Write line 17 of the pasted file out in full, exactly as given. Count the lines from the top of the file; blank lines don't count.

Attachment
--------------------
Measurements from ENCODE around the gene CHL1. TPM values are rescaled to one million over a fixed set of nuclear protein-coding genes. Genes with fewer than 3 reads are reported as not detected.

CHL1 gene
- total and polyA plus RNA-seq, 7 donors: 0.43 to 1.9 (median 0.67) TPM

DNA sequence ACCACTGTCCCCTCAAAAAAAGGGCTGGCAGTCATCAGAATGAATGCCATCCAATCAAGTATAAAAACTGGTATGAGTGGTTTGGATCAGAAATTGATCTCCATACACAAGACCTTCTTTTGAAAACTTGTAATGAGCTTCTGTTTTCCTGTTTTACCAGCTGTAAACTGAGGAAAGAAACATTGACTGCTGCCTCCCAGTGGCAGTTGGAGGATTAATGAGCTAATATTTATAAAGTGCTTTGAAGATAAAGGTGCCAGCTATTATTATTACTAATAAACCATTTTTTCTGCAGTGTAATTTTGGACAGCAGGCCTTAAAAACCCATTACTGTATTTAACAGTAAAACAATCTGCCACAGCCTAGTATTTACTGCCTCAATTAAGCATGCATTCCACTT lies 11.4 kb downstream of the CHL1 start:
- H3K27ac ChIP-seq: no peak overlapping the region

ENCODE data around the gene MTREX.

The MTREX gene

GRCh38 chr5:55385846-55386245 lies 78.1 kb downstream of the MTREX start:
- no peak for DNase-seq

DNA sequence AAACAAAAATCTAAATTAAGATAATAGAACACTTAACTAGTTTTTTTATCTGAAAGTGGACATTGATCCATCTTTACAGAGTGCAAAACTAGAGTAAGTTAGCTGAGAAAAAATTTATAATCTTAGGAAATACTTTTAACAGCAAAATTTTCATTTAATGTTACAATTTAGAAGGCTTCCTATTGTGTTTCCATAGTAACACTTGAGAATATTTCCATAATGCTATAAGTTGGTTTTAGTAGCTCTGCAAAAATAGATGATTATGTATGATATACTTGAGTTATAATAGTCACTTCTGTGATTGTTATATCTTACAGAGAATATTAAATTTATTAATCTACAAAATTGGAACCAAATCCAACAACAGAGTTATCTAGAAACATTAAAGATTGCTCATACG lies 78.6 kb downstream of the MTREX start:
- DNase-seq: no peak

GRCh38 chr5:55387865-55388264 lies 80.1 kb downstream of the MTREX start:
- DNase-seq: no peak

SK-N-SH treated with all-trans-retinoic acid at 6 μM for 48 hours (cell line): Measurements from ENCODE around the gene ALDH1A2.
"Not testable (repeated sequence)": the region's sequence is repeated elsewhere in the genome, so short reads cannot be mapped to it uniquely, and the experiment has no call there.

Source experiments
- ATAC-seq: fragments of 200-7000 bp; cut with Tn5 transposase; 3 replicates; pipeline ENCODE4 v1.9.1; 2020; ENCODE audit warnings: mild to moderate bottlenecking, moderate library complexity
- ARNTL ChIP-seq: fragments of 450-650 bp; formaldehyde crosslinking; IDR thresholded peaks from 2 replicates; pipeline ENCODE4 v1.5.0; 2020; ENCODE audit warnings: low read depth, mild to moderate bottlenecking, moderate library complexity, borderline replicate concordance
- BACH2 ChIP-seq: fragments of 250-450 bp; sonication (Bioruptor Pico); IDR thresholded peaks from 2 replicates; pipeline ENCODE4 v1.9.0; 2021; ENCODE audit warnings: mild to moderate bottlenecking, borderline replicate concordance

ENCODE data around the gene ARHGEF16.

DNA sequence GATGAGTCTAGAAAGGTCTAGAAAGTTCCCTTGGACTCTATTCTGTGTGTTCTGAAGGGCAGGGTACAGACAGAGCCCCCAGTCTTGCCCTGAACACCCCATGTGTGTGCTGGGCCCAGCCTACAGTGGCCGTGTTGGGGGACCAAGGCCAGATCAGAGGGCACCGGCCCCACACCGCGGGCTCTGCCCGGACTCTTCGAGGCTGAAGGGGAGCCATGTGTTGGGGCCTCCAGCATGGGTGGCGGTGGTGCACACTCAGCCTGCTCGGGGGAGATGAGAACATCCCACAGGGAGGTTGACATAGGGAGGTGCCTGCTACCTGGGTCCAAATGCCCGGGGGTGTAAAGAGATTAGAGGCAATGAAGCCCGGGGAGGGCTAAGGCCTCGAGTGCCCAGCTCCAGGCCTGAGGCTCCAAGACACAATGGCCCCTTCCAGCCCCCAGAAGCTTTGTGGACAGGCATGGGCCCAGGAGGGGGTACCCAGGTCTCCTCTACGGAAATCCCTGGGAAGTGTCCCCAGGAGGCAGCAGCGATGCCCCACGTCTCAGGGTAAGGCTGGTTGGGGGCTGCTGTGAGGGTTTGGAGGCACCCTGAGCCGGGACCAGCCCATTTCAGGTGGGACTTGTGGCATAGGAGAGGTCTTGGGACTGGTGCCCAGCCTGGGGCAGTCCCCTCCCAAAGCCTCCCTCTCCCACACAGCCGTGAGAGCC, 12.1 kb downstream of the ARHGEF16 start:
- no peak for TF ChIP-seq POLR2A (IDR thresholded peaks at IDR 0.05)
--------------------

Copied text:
- ATAC-seq: fragments of 200-7000 bp; cut with Tn5 transposase; 3 replicates; pipeline ENCODE4 v1.9.1; 2020; ENCODE audit warnings: mild to moderate bottlenecking, moderate library complexity